The first week of February is designated as National Burn Awareness Week. This week is one in which multiple organizations around the country raise awareness of burn hazards and prevention techniques for Americans at home, at work, and at play. According to statistics from the CDC, nearly 75% of all burns occur in the home, while less than 10% happen in the work environment. But with nearly 450,000 burns requiring medical treatment annually, these numbers are significant for the victims and their families. This article will outline various types of burn injuries and how to best prevent burns in the work environment by identifying where the risks occur, and how to control them.
Burns are classified by the degree of damage caused to the skin. A first-degree burn shows superficial damage to the outer layer of skin with minimal damage. This is shown with a discoloration and felt with a slight amount of pain to the touch. First-degree burns are the most common and typically are treated with basic first aid without requiring further medical treatment. First aid kits meeting ANSI Z308.1 will include burn treatment methods including gels and at least one dressing. Second-degree burns are those that go further than the top layer of skin and result in blisters and swelling. These burns are treatable without but may still need medical treatment. In most cases, second-degree burns occurring at work should be treated at a non-emergency medical facility to ensure no further damage has occurred. Third-degree burns are those that destroy the skin and underlying tissue, resulting in permanent damage and serous medical treatment. These burns should be considered a medical emergency and require immediate treatment.
Burn causes can also take multiple forms including thermal burns from hot surfaces, the most common and obvious of the hazard sources. Chemical burns occur when specific products such as corrosives come into contact with the skin. This commonly occurs with cleaning products or chemicals which employees may not be familiar with the hazards such as specific manufacturing materials such as concrete or coating materials. Electrical burns are common when contact with live electrical equipment takes place either through the nature of the work or by accidental contact with improper installation or damaged conductors. Thermal burns are also common when contacting surfaces heated by electrical sources. Lastly the sun is the cause of burn injuries for those employees required to work outdoors in the summer months. These burns are typically less severe but can result in damage to the skin and repeated exposures can lead to long term damage such as skin cancer.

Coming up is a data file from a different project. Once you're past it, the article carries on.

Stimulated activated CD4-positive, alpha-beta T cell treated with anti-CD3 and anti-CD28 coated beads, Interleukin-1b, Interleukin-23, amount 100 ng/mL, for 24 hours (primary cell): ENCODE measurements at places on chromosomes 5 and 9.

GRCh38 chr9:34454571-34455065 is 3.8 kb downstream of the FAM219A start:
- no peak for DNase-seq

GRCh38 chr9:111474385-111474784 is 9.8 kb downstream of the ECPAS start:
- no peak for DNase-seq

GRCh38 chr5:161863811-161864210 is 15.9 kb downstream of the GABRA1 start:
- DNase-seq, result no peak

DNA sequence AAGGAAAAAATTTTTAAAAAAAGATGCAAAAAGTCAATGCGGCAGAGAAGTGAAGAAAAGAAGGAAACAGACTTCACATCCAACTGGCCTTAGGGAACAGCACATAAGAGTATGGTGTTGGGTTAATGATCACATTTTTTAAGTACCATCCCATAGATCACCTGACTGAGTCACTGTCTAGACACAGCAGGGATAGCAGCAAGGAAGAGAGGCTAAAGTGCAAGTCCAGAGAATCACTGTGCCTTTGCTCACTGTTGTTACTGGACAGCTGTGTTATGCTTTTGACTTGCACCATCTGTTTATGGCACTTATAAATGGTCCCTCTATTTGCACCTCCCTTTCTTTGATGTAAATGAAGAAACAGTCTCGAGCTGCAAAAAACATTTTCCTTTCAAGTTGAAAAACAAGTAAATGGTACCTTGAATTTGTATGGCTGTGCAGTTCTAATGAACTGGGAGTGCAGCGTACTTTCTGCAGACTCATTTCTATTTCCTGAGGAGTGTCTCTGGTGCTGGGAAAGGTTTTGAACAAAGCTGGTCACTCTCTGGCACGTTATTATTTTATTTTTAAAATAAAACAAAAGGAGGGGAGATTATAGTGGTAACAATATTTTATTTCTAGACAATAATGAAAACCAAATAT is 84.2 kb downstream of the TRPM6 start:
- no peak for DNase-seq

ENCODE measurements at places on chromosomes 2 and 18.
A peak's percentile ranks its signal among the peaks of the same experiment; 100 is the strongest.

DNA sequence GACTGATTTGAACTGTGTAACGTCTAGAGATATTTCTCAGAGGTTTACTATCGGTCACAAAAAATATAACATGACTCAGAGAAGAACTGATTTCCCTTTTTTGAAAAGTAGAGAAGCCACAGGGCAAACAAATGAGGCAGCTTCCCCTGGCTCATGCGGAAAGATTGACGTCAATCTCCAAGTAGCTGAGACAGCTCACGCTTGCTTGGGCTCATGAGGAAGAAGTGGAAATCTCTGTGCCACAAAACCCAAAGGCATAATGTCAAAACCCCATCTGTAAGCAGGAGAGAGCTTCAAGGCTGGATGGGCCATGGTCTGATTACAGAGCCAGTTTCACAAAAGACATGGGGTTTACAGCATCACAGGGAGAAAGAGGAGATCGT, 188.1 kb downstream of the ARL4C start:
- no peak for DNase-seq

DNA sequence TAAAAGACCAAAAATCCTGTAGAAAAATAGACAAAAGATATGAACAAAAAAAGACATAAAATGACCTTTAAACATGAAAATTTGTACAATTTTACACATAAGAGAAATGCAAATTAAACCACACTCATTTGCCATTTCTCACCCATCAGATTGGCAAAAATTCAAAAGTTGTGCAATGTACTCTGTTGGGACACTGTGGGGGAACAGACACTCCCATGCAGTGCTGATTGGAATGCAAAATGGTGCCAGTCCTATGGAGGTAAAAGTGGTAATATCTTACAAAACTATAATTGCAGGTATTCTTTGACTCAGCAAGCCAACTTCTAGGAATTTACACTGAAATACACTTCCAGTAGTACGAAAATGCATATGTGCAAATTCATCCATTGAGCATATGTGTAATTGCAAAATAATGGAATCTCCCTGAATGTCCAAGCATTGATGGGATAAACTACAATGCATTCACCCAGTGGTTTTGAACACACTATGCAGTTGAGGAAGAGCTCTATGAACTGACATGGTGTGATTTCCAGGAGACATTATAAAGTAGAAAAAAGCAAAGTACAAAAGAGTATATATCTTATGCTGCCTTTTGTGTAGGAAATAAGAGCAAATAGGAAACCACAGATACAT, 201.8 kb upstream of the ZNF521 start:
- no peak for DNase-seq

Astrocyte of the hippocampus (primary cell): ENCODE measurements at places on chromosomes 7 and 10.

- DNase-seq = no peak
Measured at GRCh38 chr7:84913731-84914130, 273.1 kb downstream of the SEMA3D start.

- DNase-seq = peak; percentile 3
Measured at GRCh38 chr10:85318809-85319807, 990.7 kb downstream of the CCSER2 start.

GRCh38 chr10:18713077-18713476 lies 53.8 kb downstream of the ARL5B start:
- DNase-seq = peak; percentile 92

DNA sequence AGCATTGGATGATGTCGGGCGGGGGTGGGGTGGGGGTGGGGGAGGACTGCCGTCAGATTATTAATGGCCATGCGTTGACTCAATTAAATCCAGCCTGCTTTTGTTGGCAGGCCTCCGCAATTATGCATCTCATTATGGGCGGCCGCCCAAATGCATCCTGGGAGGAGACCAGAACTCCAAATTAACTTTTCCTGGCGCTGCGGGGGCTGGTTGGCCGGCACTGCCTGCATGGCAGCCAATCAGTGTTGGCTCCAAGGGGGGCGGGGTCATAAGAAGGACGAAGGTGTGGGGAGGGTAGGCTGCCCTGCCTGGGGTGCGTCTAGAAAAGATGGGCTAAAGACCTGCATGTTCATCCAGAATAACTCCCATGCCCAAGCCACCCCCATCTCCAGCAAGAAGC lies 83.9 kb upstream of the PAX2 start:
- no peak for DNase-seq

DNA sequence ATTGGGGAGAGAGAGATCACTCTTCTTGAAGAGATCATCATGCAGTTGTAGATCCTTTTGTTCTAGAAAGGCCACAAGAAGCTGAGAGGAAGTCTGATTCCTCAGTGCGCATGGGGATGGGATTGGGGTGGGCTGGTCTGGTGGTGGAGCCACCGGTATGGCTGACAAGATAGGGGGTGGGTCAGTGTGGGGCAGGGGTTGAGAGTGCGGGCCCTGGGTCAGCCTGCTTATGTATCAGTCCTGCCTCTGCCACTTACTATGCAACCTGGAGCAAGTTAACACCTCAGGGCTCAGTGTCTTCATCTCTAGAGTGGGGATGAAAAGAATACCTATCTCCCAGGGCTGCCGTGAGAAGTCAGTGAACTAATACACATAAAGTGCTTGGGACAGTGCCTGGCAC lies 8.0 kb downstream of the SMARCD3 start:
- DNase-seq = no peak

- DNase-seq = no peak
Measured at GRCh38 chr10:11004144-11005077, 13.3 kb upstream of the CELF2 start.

Burns in the work environment are the most common in restaurant settings where cooking or working with hot surfaces is common. These occur when handling hot materials, liquids, and surfaces. Because of the nature of the work, this accounts for a substantial portion of the occupational related burns. These hazards are more difficult to control in these types of work environments, mostly because of how common the exposures occur. Typically, only a basic safety training is offered to these employees to prevent burns. Speaking from roughly 10 years of personal experience, the training offered is rudimentary and more reliant on common sense than employer efforts. However, this is not always the case and many organizations have improved their methods to reduce the overall number of workplace injuries. These include avoiding overcrowding items on cooking surfaces, facing handles away from the edges of the surfaces and limiting burner flames to the size of the pot or pan being used. Overall, training employees and staff of where these hazards are and using mitts and other devices to protect hands has the greatest impact on reduction. The biggest efforts are usually in preventing chemical burns by providing training on materials handling and dangers of specific products.
In other work environments, the hazards may not be as clear or obvious. Industrial plants, manufacturing facilities, and construction projects utilize manty types of heat producing processes and hazardous chemicals. Welding and other types of hot work by their nature use large amounts of heat to complete the task. Training processes are required for personal protective equipment and how to conduct the work to limit fires and prevent accidental contact. Most aspects of hot work require heavy leather PPE and the presence of a fire extinguisher in the work area. Chemical burn prevention also requires the use of chemical resistant PPE and safety splash goggles or face shields. Ensuring employees are familiar with the hazards of the chemicals in use and how to prevent splashing and sprays are the best prevention techniques available. Eye/face/body wash stations are required when using corrosive chemicals which could result in these types of burns to remove the materials a soon after contact takes place. Lastly, electrical burns are preventable through the same PPE and training techniques, but also through control of work activity. Working with live electrical equipment requires qualified personnel and a thorough knowledge of the NFPA 70E standards which govern live electrical work with processes to first minimize the exposures to live electrical hazards and PPE requirements when no other alternative methods exist.
Overall, burns account for a significant number of workplace injuries, which are all preventable through employee training and a thorough identification of the hazards. These injuries can lead to life changing injuries and potentially even fatal accidents. Employers are best suited to follow hazard identification techniques, train employees, and provide them with required PPE to allow them to perform the task, with the risks of injury.